Pieters, a former Vodafone Group Plc board member, said that for most foreign investors, it’s been a “bad dream,” given the negative developments in the sector, including the entry of a monied Reliance Jio Infocomm, besides regulatory hurdles.
“For most foreign investors, it has been like a bad dream… The Indian telecom market has developed in a very negative way for investors,” he said.
The apex court backed the telecom department and ruled on October 24 that AGR should include revenue from a telco’s non-core activities, leaving the stressed sector in a spot with a liability of Rs 1.3 lakh crore in licence fees, spectrum usage charges, penalties and interest, due since 2003.
R Ashok, a former member of the Telecom Commission, the highest decision-making body of the department of telecommunications (DoT), opposed the grant of relief for telcos.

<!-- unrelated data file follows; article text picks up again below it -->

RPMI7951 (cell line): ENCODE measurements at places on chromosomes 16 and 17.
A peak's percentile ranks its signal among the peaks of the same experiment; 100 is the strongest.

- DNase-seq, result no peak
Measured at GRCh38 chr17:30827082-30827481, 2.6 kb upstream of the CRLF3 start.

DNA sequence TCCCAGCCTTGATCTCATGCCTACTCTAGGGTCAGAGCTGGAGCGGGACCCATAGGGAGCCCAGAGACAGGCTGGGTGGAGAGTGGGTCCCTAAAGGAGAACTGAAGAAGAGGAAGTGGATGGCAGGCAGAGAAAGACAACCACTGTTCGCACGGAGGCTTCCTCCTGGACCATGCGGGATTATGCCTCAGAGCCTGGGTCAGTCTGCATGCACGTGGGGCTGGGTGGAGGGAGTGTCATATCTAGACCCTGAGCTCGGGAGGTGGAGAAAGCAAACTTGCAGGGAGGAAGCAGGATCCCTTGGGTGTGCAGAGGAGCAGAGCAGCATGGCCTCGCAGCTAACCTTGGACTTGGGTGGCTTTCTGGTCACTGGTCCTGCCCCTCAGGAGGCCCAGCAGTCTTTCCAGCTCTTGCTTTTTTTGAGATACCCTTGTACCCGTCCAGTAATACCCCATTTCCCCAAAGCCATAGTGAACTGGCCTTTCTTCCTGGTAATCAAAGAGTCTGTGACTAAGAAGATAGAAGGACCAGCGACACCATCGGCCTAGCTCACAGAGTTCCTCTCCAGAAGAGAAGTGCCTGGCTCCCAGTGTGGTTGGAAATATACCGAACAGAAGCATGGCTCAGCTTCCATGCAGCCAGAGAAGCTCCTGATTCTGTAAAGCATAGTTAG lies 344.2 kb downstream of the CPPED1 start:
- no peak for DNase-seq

“Having won a long-fought litigation as a petitioner before the Supreme Court of India, it is the government’s bounden duty to implement the ruling fully in its favour immediately… Any move to grant any waivers would be against the Supreme Court order,” Ashok said.
However, Pieters said the sector is already in bad shape, with debt of over Rs 7 lakh crore.
“With a new player seemingly having access to infinite money and the other operators having headwinds in regulation and now with the judicial outcome of the longrunning case about the definition of revenue sharing with the government, you can see that investment has not paid off,” Pieters said.
Loss-making Vodafone Idea faces dues of over Rs 39,000 crore to be paid in under three months. Rival Bharti Airtel is staring at over Rs 40,000 crore of dues. Both telcos have sought relief, including a waiver or lowering of penalties and interest.